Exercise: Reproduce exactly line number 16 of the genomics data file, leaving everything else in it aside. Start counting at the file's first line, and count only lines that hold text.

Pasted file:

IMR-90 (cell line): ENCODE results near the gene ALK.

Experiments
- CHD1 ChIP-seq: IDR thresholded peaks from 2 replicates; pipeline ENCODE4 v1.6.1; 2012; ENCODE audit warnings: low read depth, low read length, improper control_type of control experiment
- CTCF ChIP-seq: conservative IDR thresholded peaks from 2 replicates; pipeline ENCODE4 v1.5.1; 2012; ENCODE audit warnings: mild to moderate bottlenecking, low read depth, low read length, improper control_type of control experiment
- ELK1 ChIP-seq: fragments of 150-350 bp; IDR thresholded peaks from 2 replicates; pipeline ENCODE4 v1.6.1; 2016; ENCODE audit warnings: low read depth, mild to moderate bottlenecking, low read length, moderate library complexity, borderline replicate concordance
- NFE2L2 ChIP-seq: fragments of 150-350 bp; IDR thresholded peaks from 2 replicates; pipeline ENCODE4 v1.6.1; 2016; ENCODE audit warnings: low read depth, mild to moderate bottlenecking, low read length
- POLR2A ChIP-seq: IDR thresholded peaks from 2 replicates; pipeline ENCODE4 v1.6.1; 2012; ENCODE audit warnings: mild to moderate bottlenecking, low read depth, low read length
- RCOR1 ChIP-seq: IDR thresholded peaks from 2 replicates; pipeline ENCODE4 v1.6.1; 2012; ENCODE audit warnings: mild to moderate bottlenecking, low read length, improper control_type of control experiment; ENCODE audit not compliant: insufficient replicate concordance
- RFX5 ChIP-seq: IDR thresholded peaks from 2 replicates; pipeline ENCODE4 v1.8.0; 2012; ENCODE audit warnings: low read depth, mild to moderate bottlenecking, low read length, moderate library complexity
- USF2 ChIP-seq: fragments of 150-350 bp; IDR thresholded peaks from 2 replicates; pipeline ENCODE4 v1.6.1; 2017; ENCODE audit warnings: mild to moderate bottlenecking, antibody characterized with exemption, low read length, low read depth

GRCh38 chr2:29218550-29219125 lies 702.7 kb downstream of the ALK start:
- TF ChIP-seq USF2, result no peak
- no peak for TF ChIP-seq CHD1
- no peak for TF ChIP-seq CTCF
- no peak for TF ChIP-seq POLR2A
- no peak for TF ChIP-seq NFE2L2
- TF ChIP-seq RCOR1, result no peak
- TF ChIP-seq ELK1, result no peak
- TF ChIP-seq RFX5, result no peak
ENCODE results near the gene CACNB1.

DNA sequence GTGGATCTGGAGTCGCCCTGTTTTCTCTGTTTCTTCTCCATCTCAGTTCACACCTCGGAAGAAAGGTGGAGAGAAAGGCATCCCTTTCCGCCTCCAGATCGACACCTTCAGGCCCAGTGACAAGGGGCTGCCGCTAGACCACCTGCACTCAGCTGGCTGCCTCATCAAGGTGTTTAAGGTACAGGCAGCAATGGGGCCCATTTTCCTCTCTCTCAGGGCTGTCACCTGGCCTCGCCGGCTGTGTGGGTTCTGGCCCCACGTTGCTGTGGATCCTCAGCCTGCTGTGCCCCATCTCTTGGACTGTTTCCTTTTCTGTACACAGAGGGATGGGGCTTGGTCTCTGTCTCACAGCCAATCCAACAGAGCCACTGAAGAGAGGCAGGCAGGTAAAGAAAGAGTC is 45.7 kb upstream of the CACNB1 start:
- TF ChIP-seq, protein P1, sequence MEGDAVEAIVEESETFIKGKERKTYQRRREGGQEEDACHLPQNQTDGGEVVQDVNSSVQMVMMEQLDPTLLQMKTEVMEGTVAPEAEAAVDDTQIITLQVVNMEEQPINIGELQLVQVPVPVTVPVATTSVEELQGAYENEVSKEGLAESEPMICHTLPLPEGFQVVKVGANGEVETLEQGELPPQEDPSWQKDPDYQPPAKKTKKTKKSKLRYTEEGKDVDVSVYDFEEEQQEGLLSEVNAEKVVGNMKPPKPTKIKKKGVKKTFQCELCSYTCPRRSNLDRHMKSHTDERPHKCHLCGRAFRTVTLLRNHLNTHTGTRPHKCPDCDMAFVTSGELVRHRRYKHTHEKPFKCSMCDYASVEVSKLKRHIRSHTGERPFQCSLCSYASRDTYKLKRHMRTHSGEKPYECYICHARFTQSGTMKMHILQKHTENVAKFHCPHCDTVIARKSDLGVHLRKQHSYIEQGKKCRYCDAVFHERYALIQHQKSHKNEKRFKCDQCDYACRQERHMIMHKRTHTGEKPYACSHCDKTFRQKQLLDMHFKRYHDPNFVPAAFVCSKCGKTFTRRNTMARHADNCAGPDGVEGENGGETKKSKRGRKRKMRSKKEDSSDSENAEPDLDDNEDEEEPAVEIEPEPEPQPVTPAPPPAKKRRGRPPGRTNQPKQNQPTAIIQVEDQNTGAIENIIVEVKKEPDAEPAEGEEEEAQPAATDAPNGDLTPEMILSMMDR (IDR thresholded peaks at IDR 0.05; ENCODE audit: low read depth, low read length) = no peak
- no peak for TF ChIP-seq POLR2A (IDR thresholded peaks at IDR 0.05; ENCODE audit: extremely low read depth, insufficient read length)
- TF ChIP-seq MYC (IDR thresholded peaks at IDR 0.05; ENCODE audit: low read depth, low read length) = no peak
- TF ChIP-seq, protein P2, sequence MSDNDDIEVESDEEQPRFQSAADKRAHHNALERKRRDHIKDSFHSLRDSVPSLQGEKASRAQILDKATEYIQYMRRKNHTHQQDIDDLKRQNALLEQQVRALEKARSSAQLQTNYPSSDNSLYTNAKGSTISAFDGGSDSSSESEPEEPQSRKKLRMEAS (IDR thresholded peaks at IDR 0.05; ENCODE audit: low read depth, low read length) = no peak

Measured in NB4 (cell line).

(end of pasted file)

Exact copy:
- no peak for TF ChIP-seq NFE2L2